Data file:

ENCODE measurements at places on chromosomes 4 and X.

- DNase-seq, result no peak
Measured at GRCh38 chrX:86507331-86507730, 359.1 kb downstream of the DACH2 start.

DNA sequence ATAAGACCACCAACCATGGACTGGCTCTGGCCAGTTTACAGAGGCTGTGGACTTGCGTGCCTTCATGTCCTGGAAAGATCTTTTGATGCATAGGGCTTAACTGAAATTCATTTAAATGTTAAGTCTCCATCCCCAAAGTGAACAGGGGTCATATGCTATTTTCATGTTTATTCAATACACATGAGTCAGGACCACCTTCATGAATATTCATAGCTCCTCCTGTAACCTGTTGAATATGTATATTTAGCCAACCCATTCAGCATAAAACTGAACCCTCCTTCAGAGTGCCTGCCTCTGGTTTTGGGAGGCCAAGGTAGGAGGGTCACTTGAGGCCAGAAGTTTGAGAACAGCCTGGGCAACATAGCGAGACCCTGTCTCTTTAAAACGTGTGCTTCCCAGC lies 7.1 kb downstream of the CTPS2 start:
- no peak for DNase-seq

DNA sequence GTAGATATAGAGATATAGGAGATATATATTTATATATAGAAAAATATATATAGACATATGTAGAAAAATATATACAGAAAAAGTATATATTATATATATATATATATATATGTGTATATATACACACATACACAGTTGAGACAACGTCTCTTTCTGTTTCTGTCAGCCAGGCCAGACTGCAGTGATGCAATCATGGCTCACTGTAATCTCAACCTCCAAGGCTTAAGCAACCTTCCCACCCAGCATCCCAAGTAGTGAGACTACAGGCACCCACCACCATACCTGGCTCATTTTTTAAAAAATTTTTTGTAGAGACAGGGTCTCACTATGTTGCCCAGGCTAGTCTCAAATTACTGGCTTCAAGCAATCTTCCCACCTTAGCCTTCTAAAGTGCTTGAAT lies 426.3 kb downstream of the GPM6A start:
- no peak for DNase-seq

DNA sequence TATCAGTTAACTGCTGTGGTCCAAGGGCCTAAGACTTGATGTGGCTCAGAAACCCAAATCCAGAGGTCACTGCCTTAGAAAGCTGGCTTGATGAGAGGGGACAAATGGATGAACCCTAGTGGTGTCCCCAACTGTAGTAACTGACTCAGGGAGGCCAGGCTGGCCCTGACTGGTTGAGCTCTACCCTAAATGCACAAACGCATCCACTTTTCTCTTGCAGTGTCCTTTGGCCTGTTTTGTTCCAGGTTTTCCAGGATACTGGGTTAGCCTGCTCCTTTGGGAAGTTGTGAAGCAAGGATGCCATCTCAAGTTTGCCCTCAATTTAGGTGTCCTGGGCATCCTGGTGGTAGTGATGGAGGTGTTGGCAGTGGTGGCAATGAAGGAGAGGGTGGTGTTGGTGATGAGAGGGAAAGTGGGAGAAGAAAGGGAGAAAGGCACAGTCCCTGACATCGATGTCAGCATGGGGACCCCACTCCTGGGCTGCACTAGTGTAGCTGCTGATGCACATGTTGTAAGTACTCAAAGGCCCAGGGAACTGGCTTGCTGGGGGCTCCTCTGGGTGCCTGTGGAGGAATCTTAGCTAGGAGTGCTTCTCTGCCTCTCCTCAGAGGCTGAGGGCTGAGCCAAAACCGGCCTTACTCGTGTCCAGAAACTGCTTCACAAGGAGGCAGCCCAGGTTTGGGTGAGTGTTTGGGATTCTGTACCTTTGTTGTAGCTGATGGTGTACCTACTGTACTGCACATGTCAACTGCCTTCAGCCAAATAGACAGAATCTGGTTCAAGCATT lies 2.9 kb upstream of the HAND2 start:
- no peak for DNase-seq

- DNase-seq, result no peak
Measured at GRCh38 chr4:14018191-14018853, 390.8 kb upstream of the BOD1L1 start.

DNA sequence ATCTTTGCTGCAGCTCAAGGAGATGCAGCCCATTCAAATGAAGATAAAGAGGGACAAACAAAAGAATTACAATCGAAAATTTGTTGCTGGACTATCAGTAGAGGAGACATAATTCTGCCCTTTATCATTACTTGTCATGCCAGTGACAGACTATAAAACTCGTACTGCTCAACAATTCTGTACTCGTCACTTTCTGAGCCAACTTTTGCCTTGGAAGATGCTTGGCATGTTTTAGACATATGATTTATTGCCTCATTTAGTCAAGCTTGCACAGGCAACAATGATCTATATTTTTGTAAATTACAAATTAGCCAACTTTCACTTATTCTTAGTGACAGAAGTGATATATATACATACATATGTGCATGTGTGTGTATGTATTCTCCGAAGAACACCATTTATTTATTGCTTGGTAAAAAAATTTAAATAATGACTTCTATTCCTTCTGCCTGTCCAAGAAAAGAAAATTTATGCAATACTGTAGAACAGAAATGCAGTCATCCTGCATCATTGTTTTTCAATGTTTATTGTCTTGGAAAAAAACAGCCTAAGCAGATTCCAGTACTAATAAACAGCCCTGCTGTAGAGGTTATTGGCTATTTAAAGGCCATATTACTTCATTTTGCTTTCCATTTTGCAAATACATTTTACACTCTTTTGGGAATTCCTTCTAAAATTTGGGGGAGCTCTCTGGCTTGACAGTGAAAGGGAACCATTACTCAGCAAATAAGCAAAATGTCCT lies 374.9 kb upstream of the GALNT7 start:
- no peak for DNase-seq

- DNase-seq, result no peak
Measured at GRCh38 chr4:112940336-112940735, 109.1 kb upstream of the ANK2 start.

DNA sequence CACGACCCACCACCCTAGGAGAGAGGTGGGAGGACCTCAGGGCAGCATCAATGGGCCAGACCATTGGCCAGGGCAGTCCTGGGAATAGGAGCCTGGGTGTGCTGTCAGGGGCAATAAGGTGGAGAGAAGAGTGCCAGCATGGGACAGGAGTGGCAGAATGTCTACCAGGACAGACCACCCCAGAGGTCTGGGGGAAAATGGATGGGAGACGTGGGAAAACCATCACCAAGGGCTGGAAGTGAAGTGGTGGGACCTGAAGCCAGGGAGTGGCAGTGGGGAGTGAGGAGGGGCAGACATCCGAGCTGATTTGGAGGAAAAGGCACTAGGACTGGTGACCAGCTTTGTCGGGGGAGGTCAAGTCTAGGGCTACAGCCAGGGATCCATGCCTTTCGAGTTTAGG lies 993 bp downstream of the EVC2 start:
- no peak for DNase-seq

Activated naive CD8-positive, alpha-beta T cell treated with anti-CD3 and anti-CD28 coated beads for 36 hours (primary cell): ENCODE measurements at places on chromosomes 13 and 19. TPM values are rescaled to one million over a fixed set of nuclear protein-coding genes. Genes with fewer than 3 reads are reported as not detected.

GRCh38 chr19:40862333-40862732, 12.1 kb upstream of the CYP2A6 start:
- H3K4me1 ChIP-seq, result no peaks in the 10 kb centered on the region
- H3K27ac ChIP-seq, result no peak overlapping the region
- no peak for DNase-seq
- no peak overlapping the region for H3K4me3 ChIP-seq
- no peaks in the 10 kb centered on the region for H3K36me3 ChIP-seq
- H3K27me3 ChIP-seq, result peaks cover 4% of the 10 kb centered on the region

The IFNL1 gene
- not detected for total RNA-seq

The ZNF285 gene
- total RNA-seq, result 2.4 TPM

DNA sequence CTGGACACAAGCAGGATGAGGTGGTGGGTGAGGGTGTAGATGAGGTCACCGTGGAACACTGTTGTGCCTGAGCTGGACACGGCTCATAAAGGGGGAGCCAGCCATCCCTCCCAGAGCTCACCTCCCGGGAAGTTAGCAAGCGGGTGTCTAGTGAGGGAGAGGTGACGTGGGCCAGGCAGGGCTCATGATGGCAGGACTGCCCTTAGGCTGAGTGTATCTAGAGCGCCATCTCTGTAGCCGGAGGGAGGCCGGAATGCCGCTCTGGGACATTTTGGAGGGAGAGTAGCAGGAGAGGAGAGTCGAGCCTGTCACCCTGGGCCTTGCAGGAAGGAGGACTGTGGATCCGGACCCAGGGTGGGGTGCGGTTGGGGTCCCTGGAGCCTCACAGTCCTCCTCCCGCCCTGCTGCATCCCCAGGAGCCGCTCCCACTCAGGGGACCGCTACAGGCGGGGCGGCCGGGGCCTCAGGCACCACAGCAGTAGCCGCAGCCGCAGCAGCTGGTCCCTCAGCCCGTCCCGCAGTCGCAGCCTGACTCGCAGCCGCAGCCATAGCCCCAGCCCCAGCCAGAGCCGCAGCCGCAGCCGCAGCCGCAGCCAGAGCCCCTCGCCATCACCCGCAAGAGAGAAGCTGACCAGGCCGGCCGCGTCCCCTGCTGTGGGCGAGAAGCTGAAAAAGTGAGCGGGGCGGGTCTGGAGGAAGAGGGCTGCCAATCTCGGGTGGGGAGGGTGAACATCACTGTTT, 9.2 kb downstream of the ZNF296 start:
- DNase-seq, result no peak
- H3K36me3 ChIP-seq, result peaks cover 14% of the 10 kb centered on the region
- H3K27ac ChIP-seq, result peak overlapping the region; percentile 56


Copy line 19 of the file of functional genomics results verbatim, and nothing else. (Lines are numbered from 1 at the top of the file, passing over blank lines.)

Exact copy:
GRCh38 chr19:40862333-40862732, 12.1 kb upstream of the CYP2A6 start: